By: Amelia Edith Huddleston Barr (1831-1919)
|Remember the Alamo|
By: Amelia Ruth Gere Mason
|The Women of the French Salons|
By: American Tract Society
|Step by Step; or Tidy's Way to Freedom|
By: Ammianus Marcellinus
|The Roman History of Ammianus Marcellinus During the Reigns of the Emperors Constantius, Julian, Jovianus, Valentinian, and Valens|
By: Anatole France (1844-1924)
|The Life of Joan of Arc, Vol. 1 and 2|
Gods are Athirst
The Gods Are Athirst (French: Les dieux ont soif, also translated as The Gods Are Thirsty or The Gods Will Have Blood) is a 1912 novel by Anatole France. The story follows the young Parisian painter Évariste Gamelin, who rises speedily from his humble beginnings to a member of the Revolutionary Tribunal in the second and third year of the French Revolution. In brilliant prose, Anatole France describes how Évariste's idealism turns into fanaticism, and he allows more and more heads to roll and blood to flow, placing himself and those he loves into ever greater danger.
By: Andre Norton (1912-2005)
In 1866, only men uprooted by war had reason to ride into Tubacca, Arizona, a nondescript town as shattered and anonymous as the veterans drifting through it. So when Drew Rennie, newly discharged from Forrest’s Confederate scouts, arrived leading everything he owned behind him—his thoroughbred stud Shiloh, a mare about to foal, and a mule—he knew his business would not be questioned. To anyone in Tubacca there could be only one extraordinary thing about Drew, and that he could not reveal: his name, Rennie...
Ride Proud, Rebel!
Drew Rennie, served as a cavalry scout in Confederate general John Hunt Morgan's command. He had left home in 1862 after a final break with his harsh grandfather, who despised him since his birth because of his mother's runaway marriage to a Texan. During the final year of conflict Drew has the additional responsibility of looking out for his headstrong fifteen-year-old cousin Boyd, who has run away from home to join Morgan's command and has a lot to learn in the school of hard knocks the army provides. The story follows the two of them and a new friend, Anson Kirby, through campaigns in Kentucky, Tennessee and later on deeper into the South, first with Morgan and later under Forrest.
By: Andrew Carnegie (1835-1919)
Autobiography of Andrew Carnegie
This autobiography of Andrew Carnegie is a very well written and interesting history of one of the most wealthy men in the United states. He was born in Scotland in 1835 and emigrated to America in 1848. Among his many accomplishments and philanthropic works, he was an author, having written, besides this autobiography, Triumphant Democracy (1886; rev. ed. 1893), The Gospel of Wealth, a collection of essays (1900), The Empire of Business (1902), and Problems of To-day (1908)]. Although this autobiography was written in 1919, it was published posthumously in 1920.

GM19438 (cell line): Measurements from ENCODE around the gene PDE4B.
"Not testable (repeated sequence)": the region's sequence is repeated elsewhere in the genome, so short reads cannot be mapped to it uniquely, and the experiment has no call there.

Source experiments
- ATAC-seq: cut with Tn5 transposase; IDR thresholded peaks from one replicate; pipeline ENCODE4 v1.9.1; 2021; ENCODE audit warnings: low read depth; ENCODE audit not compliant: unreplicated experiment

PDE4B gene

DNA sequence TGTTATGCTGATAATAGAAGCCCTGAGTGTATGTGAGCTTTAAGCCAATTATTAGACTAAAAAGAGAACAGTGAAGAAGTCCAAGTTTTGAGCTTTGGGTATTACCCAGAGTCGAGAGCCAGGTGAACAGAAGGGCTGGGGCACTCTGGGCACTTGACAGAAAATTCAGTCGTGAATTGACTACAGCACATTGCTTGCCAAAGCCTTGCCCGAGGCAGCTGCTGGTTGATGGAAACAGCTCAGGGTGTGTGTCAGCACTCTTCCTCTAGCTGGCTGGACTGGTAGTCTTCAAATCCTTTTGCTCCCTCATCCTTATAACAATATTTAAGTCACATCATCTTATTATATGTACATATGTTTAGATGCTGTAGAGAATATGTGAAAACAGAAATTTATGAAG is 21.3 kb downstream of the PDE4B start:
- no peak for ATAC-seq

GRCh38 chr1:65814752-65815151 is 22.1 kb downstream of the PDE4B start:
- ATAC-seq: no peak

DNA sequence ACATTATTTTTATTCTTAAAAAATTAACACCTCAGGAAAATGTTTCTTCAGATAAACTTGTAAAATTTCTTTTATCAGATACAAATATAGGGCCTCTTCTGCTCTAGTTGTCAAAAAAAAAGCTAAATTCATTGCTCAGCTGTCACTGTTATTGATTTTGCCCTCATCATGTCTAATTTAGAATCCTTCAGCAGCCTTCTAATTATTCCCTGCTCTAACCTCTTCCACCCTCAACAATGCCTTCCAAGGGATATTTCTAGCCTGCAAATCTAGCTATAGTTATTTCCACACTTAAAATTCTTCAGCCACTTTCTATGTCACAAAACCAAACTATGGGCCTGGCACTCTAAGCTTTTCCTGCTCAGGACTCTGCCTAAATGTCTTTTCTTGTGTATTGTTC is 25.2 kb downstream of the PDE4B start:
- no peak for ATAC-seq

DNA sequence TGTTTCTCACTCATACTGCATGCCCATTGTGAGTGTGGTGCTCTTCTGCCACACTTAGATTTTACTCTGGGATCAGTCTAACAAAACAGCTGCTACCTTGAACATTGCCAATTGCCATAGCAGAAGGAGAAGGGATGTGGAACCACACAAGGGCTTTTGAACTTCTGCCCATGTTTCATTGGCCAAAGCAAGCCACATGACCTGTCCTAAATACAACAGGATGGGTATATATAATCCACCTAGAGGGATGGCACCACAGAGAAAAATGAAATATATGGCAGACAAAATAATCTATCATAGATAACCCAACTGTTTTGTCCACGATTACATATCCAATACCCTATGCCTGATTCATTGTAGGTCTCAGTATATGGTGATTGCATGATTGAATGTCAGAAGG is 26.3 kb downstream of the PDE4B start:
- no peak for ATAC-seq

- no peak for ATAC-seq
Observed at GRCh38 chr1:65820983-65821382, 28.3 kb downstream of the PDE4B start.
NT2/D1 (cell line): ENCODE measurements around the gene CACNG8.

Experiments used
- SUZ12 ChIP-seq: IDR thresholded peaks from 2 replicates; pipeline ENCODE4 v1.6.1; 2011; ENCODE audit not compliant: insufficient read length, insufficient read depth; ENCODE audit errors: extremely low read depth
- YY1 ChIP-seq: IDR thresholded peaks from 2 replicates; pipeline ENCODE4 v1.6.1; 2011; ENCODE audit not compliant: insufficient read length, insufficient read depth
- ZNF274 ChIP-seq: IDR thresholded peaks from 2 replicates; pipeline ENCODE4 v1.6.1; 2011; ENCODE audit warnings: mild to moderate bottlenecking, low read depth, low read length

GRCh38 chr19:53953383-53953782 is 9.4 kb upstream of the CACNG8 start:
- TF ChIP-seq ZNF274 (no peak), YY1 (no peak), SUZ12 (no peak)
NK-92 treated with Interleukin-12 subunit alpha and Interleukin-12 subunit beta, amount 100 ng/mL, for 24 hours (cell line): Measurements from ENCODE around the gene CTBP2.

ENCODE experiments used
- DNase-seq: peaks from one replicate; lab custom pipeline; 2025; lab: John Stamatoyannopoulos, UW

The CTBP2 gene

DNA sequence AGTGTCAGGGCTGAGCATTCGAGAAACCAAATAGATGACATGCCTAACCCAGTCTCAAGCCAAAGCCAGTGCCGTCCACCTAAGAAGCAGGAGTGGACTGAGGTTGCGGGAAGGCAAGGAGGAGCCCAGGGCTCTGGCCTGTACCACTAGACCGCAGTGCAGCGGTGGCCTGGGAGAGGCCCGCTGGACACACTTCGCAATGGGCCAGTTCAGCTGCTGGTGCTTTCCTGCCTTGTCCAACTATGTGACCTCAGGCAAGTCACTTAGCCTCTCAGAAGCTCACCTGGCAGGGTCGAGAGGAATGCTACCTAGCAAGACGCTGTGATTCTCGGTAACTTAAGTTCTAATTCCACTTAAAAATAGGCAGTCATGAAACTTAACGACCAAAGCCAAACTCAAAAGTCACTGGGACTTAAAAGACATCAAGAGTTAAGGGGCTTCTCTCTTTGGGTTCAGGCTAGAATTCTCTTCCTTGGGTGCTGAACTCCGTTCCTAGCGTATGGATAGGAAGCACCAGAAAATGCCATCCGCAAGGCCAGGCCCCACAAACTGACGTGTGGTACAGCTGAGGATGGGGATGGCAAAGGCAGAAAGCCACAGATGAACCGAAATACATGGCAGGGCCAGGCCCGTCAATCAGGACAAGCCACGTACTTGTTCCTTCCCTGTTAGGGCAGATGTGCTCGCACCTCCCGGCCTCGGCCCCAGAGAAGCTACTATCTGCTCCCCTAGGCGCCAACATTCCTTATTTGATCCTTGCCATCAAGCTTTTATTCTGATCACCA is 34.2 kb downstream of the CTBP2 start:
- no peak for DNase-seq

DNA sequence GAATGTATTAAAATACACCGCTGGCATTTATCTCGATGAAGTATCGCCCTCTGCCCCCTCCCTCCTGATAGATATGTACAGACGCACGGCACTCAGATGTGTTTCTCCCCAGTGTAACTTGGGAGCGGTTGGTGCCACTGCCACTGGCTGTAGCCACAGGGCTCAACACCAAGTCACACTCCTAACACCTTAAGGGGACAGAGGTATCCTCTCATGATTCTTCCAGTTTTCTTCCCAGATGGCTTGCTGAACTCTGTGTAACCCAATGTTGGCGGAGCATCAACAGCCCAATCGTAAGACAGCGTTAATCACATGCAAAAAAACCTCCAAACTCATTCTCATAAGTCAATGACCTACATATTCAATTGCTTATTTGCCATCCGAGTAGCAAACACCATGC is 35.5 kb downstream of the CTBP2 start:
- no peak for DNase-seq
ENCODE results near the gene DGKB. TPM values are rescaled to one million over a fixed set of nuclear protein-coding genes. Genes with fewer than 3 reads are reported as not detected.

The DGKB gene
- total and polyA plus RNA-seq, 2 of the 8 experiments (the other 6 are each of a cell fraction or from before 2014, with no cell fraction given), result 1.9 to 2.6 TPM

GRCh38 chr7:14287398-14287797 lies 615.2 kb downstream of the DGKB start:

By: Andrew Dickson White (1832-1918)
|History of the Warfare of Science with Theology in Christendom|
|Autobiography of Andrew Dickson White — Volume 2|
|Autobiography of Andrew Dickson White — Volume 1|
By: Andrew F. Crosse
|Round About the Carpathians|
By: Andrew J. Blackbird (1810-)
|History of the Ottawa and Chippewa Indians of Michigan A Grammar of Their Language, and Personal and Family History of the Author|
By: Andrew Jackson
Robert O'Hara Burke
A non-fictional account of Burke and Wills’s 1860 expedition to cross the Australian continent from south to north and then return. Containing many excerpts from the diaries and accounts of the explorers, this book was published the year after the expedition met its disastrous end.(description written by trioptimum)
By: Andrew Jackson Howell (1869-1947)
By: Andrew Lang
A Short History of Scotland
A Short History of Scotland is a consise introduction to the history of Scotland from Roman times to the last Jacobite rebellion, written by the author of a much longer Scottish history.
|Essays in Little|
|Adventures Among Books|
|The True Story Book|
|Books and Bookmen|
|The Red True Story Book|
|Letters on Literature|
|A Monk of Fife|
|Pickle the Spy; Or, the Incognito of Prince Charles|
|The Valet's tragedy, and other studies|
|Letters to Dead Authors|
Custom and Myth
CUSTOM AND MYTHINTRODUCTION.Though some of the essays in this volume have appeared in various serials, the majority of them were written expressly for their present purpose, and they are now arranged in a designed order. During some years of study of Greek, Indian, and savage mythologies, I have become more and more impressed with a sense of the inadequacy of the prevalent method of comparative mythology. That method is based on the belief that myths are the result of a disease of language, as the pearl is the result of a disease of the oyster...
By: Andrew McFarland Davis
|Indian Games : an historical research|
By: Andrew Y. Wood
|Fascinating San Francisco|